U.S. Energy Information Administration - EIA - Independent Statistics and Analysis
Today in Energy
Residential heating oil and propane prices have started the winter heating season at levels similar to last winter’s levels, while inventories of both fuels are near or above five-year highs for this time of year. On average, prices for residential heating oil and propane during last winter (October 2015 through March 2016) were the lowest in at least a decade. The U.S. Energy Information Administration's State Heating Oil and Propane Program (SHOPP), which is a joint effort between EIA and state energy offices, collects state-level residential heating oil and propane price data in 38 states where residential use of heating oil and propane is common.
SHOPP collects residential heating oil and propane data in 21 states. In 17 additional states, SHOPP collects propane prices but not heating oil prices, and in the District of Columbia, heating oil prices but not propane prices. Based on projections in EIA’s Winter Fuels Outlook, EIA expects households that use heating oil or propane as their primary source of heat to have higher heating costs this winter than last winter but still lower costs than the average of the previous five winters. This projection is based on expected increases in residential heating oil and propane prices as well as winter temperatures that are expected to be colder than last year, based on the National Oceanic and Atmospheric Administration’s outlook for winter weather.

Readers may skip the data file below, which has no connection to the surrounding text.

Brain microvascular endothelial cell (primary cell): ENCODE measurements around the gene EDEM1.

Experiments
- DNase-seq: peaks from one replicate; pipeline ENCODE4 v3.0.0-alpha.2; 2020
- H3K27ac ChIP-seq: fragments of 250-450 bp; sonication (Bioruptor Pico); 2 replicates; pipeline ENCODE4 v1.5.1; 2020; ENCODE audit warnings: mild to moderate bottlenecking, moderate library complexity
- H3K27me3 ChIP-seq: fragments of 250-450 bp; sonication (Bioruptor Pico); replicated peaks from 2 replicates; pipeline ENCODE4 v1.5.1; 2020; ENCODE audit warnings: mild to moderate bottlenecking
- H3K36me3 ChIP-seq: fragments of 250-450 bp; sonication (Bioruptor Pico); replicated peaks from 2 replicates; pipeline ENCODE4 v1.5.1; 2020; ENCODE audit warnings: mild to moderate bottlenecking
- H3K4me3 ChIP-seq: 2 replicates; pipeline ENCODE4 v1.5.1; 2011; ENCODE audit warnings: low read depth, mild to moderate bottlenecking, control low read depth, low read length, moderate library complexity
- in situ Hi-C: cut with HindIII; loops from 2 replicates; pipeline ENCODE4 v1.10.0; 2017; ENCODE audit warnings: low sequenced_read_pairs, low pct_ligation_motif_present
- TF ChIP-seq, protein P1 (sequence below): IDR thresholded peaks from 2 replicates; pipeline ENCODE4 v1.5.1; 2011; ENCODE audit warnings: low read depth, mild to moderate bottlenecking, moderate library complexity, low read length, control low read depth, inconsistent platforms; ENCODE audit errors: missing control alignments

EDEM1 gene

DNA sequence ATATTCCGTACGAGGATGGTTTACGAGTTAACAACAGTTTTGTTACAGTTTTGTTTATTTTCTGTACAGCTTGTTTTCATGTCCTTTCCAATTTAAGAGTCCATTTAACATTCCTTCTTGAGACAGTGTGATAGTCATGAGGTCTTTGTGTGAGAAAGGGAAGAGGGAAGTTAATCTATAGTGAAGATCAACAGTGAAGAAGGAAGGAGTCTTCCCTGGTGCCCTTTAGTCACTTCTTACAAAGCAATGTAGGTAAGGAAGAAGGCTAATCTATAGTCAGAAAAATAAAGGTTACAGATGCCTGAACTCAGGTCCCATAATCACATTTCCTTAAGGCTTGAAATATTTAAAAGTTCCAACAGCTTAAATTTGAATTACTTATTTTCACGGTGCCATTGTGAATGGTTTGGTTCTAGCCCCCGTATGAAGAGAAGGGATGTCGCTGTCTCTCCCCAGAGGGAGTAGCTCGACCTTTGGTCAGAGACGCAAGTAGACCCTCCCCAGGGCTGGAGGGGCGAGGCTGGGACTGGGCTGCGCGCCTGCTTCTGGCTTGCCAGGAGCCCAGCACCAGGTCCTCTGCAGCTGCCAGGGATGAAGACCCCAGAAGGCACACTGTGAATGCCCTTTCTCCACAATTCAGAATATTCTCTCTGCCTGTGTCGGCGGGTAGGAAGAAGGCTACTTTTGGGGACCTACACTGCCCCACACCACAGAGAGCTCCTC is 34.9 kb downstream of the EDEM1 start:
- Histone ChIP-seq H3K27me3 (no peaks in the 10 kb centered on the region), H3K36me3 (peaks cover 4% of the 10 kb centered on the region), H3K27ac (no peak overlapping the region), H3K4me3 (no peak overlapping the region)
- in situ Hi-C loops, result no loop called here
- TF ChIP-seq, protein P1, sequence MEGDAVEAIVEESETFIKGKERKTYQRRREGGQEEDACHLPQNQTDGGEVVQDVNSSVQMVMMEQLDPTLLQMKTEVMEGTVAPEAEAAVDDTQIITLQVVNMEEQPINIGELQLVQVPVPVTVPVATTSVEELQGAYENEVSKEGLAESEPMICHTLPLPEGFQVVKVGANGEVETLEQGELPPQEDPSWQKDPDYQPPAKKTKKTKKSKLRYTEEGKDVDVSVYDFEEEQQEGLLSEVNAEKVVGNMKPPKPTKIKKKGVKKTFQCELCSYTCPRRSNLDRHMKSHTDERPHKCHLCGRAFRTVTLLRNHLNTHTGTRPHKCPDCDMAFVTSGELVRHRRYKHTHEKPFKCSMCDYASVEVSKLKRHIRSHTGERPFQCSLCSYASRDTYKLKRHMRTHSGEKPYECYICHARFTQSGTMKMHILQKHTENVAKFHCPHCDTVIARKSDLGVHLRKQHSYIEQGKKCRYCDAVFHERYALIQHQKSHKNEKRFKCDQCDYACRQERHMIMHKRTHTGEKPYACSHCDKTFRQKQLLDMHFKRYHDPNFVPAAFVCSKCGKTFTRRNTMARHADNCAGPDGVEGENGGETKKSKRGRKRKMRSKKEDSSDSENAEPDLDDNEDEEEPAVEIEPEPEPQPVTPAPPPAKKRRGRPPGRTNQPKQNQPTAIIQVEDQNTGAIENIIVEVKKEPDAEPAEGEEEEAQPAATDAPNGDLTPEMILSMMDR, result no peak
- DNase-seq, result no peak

EIA’s Heating Oil and Propane Update webpage also includes wholesale propane prices in some states. This season, EIA is expanding publication of wholesale propane prices from 16 to 26 states, including prices in the Gulf Coast and Rocky Mountain regions for the first time. The new wholesale propane price data are provided to EIA by the Oil Price Information Service.
Note: Prices are provided by the Oil Price Information Service (OPIS).
The addition of these 10 state-level wholesale propane prices will help federal and local government officials better understand price fluctuations and improve their ability to monitor and respond to significant price changes. Unlike retail natural gas and electricity, which are both distributed through utility companies, retail heating oil and propane are sold by independent dealers. These dealers and their customers can face considerable supply and price uncertainty, particularly in the event of inclement weather or supply disruptions. However, this year’s high levels of heating oil and propane inventories could moderate any potential effects of inclement weather or supply disruptions.
Principal contributor: Marcela Rourk